7 October 2015
Whether 'tis nobler in the mind to ensure that non-contracting parties (i.e., third parties) can enforce a benefit bestowed upon them in a contract, or leave them to find other alternative ways to secure their remedies as they endure the slings and arrows of corporate life... I trust that Shakespeare’s fans will forgive the adaptation of Hamlet's famous speech as the drama unfolds with Hong Kong's new law on how to benefit third parties.
Hong Kong is introducing legislation called the Contracts (Rights of Third Parties) Ordinance which comes into force on 1 January 2016. The legislation is similar to the one introduced in England in 1999 and in Singapore in 2002.
As many readers will appreciate, there has been a well known legal principle of "privity of contract" which has been alive and well for centuries. This allows only the contracting parties to enforce their rights under the contract. If you are not a contracting party, then you have no contractual right to sue under such a contract.
This is a very logical rule, but it can lead to "unfair' results". In real life, there are of course situations when the contracting parties A and B do set out in a contract a benefit for a third party. For example, A and B enter into a contract referring to a party C (e.g., a broker) who is due to receive a certain benefit (in the broker's case, a commission). If the contracting parties don't pay the broker, then it is currently not possible for the broker to sue in contract to recover its commission.
In a more consumer type situation, let's look at a scenario of Mr and Mrs Chan who purchase a flat from a developer. The flat has certain defects. Can Mr and Mrs Chan sue the building contractor in contract? Not under the current legal position. Of course, there may be other ways in which third parties can be conferred a benefit under a contract. To get around the privity of contract rule, lawyers have come up with alternative devices for conferring contractual benefits, such as deed polls, agency, trust, or collateral contracts. But assuming such devices were not written into the contracts for the broker or Mr and Mrs Chan, then they would most likely only be able to sue in tort.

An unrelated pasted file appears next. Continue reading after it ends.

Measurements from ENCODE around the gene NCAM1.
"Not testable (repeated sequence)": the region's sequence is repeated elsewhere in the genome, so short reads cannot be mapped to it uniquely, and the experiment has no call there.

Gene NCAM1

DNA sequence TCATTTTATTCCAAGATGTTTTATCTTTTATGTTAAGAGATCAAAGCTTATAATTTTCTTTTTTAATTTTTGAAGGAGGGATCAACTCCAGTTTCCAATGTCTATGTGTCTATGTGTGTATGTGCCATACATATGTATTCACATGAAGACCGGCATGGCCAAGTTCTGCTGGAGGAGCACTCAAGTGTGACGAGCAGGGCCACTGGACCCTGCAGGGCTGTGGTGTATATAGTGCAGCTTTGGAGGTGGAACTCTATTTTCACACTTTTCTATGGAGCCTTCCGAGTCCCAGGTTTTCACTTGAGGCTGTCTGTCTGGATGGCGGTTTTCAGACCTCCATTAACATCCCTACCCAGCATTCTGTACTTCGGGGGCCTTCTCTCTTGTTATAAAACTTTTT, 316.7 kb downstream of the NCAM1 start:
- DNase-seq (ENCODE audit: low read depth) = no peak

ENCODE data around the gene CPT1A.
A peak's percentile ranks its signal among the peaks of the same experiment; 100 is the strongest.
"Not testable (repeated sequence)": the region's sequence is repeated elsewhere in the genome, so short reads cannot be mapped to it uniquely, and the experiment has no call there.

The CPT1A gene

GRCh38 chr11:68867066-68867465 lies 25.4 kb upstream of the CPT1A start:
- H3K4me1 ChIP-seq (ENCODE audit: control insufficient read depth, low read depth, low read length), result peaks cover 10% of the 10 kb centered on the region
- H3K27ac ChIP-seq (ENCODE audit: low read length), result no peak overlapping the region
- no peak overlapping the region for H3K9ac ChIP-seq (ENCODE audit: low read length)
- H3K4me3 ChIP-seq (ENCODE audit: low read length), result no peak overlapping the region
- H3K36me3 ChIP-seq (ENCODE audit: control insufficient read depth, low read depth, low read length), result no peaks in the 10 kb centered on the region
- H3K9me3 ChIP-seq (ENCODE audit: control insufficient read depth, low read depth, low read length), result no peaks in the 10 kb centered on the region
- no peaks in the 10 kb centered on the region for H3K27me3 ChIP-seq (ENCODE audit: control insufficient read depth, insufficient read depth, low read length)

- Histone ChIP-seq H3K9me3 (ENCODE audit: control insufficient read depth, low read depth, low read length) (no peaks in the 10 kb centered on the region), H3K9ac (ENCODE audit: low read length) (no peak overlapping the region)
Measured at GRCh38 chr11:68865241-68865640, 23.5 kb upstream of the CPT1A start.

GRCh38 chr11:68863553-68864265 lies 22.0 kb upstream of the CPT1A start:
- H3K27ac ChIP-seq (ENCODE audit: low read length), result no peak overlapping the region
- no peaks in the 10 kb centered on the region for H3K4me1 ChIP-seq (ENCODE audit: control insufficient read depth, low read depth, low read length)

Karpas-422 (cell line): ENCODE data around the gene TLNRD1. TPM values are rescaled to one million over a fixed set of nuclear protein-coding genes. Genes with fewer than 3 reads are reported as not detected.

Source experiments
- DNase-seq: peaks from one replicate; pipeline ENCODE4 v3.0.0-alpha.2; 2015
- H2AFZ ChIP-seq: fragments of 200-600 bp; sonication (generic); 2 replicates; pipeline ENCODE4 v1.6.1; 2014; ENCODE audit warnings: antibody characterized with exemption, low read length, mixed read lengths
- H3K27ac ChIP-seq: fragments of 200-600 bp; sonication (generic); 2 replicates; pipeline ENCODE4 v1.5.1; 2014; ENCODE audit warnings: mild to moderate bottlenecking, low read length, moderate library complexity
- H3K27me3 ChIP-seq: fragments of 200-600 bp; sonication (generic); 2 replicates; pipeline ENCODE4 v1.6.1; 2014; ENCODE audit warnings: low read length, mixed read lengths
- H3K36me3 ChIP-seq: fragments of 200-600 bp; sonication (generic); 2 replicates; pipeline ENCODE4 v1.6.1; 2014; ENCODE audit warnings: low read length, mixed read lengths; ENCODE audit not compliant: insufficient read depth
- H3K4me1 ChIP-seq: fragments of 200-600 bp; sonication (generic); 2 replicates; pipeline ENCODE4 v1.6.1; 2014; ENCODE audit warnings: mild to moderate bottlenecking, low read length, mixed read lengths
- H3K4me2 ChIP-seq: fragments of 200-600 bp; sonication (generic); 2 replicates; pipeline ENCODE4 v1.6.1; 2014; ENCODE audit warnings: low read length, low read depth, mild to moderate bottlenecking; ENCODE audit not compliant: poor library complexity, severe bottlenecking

The law recognises these difficulties and so Hong Kong, following a number of other common law jurisdictions, is now seeking to provide statutory mechanisms to benefit such third parties. The Government is particularly keen to find benefits for "consumers" - the Mr and Mrs Chans of the world who might otherwise miss out.
The new Ordinance will only apply to contracts entered into, on or after, 1 January 2016. So if you enter into a contract in October 2015 (during HICAP), even if it comes into effect after 1 January 2016, the new Ordinance will not apply. However, if you enter into a supplemental agreement after 1 January 2016, then the supplemental agreement will be subject to the new Ordinance. Consideration should then be given as to whether you want to apply the benefits of the new Ordinance to your contract (as amended) or to exclude it.
Here lies the key issue. Contracting parties have a choice. To benefit or not to benefit those third parties - that really is the question. Contracting parties, for example, can choose to exclude the application of the Ordinance. By contrast, they can choose expressly to benefit certain third parties (and not others) and to benefit such third parties with certain rights (and not others).
If you choose to benefit third parties, then you also need to consider certain other issues which the new Ordinance seeks to address. These include the following related rights/issues:
- Can the third party prevent the contract from being amended or rescinded without its consent? Yes - in certain circumstances. Equally, the contracting parties may restrict or exclude this right;
- Can the third party assign its rights to another party? Yes, although the contracting parties may restrict this right and/or impose certain procedures (e.g., to give notice of such an assignment to the contracting parties);
- Can the third party enforce its rights by means of arbitration proceedings if arbitration is the stated means for resolving any contractual obligations? Yes, and in fact the Ordinance and certain reported cases confirm that where such third party rights exist, then the third party is obliged to use arbitration proceedings to resolve the dispute/seek enforcement of its rights. Interestingly, the Ordinance doesn't apply so expressly to alternative resolution procedures such as expert determination or "adjudication proceedings" (statutory adjudication of construction disputes is on the horizon in Hong Kong). It is important therefore to be clear on your intentions in this regard.